Hillemeier reviewed the organization’s 2015 financial performance, highlighted by increased inpatient and outpatient volumes, and a positive bottom line. He then noted that the healthcare landscape continues to move toward population health management, under which reimbursement will be determined by how well health systems care for each patient – instead of how much care is provided to each patient. At Penn State Hershey, this change is giving rise to new collaborations to enhance quality and safety, reduce infections and improve patient satisfaction.

One example is telemedicine. This month, Penn State Hershey launched a program that uses the principles of telemedicine to connect people with ALS — for whom mobility is often a significant challenge — with their care team electronically. This program joins LionNet, Penn State Hershey’s telemedicine program for stroke, and a program that allows dermatologists to conduct consults via telemedicine.

Hillemeier highlighted several examples of Penn State Hershey earning recognition, including:

  • Ranking among the top for quality and safety among university health system peers nationwide;
  • Earning U.S. News and World Report Best Children’s Hospital ranking in eight of 10 specialties;
  • Employing 175 physicians named to the annual Best Doctors in America list;
  • Being named a Joint Commission top performer;
  • A second designation as a Comprehensive Stroke Center, the only one in southcentral Pennsylvania and one of 60 nationwide.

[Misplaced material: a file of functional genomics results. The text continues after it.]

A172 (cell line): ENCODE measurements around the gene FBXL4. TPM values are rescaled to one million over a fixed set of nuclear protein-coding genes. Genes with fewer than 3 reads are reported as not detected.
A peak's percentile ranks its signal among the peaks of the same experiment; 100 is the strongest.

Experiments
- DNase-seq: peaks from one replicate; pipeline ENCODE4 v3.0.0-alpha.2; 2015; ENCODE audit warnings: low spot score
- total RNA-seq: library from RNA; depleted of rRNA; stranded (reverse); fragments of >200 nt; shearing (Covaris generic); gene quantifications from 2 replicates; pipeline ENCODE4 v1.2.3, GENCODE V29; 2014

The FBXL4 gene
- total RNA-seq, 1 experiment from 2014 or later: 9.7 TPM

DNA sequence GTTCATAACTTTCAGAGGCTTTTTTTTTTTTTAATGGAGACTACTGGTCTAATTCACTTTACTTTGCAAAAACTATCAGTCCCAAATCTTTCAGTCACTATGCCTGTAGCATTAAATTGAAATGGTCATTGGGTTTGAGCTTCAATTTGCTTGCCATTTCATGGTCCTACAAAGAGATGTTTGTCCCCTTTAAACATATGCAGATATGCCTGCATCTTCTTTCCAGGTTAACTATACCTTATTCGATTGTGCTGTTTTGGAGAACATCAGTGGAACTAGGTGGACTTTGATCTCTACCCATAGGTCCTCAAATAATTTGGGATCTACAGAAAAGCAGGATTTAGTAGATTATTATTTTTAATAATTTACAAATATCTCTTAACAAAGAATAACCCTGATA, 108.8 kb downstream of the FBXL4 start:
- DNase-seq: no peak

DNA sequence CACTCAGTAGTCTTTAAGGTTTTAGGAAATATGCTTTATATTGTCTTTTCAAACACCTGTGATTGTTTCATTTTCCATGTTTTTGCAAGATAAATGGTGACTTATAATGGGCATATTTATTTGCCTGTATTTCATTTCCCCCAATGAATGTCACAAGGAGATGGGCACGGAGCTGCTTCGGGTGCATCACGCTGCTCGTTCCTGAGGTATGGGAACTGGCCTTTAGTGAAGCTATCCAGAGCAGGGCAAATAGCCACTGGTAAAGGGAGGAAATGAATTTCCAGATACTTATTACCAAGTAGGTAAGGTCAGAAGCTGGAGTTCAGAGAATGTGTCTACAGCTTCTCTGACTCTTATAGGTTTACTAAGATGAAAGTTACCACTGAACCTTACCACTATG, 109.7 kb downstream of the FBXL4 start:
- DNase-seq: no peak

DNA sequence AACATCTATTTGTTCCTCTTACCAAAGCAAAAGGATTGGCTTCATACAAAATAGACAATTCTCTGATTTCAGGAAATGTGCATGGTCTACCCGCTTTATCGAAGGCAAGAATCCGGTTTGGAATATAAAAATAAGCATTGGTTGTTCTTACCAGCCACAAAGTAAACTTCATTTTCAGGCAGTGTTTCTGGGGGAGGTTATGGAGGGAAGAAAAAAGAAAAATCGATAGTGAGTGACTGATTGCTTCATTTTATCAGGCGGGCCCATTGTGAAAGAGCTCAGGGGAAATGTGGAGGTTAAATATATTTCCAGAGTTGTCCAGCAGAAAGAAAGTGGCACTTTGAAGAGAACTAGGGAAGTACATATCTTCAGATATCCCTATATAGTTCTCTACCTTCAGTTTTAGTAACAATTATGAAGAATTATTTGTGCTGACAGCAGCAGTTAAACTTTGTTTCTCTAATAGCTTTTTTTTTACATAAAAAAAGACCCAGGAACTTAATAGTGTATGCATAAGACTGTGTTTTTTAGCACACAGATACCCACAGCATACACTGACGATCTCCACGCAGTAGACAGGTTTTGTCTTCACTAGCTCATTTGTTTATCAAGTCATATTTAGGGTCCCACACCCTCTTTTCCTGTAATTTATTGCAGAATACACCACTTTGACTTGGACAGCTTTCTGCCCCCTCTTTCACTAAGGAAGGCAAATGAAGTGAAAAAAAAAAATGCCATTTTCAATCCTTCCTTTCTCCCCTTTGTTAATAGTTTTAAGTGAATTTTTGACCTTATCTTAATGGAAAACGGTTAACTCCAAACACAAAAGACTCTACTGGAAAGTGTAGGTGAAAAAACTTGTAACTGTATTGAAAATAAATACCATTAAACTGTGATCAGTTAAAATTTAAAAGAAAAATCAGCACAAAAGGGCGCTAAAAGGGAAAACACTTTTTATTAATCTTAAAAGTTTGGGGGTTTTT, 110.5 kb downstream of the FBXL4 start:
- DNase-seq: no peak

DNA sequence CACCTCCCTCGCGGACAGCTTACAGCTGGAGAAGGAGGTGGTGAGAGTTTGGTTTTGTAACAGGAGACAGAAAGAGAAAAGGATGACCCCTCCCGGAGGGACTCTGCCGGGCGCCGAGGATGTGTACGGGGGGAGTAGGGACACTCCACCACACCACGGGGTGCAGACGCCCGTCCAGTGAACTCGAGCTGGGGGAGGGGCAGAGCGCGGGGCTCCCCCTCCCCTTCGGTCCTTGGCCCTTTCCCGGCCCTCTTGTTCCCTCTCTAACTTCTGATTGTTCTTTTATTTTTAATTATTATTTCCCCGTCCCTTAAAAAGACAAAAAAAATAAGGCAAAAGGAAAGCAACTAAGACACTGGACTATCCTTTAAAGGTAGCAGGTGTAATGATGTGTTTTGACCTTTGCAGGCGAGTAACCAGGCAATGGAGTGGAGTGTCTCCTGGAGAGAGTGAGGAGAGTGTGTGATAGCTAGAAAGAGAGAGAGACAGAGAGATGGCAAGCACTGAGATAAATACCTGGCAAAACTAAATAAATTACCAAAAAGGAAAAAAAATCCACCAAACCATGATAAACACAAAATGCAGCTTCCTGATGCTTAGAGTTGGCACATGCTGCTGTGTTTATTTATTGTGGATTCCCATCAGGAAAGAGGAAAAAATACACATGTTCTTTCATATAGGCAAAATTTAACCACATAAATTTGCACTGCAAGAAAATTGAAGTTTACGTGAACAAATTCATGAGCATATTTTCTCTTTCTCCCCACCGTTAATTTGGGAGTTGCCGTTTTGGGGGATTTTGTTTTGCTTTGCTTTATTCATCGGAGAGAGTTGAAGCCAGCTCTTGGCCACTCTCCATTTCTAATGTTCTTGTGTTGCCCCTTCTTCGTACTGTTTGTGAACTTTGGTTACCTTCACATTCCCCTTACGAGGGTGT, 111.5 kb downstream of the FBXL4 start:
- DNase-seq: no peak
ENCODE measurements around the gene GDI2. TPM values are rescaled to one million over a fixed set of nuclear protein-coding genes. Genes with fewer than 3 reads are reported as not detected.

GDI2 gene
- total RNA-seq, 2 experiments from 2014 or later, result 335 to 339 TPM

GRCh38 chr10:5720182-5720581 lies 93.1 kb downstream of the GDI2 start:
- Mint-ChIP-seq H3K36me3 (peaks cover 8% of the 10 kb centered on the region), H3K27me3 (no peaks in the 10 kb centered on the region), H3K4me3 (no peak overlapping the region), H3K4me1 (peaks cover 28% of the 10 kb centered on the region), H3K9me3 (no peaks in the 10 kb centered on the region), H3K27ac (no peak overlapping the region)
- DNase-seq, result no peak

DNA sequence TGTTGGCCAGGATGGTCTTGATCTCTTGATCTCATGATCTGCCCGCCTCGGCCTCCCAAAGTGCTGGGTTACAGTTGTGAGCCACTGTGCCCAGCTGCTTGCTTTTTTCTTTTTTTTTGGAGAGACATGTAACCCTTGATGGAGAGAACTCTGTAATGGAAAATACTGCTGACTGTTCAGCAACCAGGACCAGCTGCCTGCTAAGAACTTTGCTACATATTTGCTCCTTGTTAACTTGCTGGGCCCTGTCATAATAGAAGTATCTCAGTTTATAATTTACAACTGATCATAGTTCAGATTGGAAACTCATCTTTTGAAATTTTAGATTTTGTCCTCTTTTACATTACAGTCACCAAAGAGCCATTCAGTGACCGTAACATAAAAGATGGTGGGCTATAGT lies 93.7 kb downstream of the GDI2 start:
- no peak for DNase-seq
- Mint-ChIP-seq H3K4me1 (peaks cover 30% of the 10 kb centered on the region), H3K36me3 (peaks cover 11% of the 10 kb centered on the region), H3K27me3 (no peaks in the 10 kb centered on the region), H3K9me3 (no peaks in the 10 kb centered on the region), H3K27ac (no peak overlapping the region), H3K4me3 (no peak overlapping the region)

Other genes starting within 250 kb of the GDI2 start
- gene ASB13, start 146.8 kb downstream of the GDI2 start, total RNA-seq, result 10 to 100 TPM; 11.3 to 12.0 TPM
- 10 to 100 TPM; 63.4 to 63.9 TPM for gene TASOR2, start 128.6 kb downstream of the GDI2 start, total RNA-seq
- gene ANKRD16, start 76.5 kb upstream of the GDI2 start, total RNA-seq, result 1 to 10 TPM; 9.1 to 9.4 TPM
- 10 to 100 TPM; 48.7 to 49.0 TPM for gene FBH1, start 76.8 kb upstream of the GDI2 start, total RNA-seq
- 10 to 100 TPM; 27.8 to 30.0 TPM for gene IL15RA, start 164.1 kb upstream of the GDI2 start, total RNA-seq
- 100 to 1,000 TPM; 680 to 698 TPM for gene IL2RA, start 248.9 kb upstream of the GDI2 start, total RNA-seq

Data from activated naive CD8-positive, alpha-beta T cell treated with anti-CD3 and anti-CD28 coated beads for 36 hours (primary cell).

Hillemeier acknowledged the commitment of Penn State Hershey employees, noting that in 2015, employees donated more than 40,000 hours to projects designed to improve the health of surrounding communities.

Penn State Hershey’s commitment is also felt around the world, particularly in Ghana, where the organization partnered with local doctors and teachers to start the nation’s first private and first rural medical school, MountCrest University. A group of fourth year medical students, residents and faculty is in Ghana through March to provide clinical care and explore opportunities to assist with clinical initiatives. (Follow their journey through regular updates on Penn State Medicine.) Students in the college’s Global Health Scholars program will be traveling with faculty in June to undertake a community health project related to nutrition. 

Hillemeier noted several examples of the many ways people gave generously of their time or money in the past year to support the missions of Penn State Hershey, including:

  • Penn State students raised nearly $9.8 million for Four Diamonds during THON 16, the culmination of months of planning and fundraising; money raised by THON covers the treatment costs for pediatric cancer patients as well as cancer research at Penn State Hershey Children’s Hospital and Penn State College of Medicine.
  • The John E. Morgan Foundation in Tamaqua, Schuylkill County, recently committed $1 million to establish an endowed scholarship to benefit medical students at the College of Medicine. This commitment – and the Stabler Foundation’s $1 million gift a few years ago – represent the largest contributions the College has received for scholarship support.
Last Updated February 26, 2016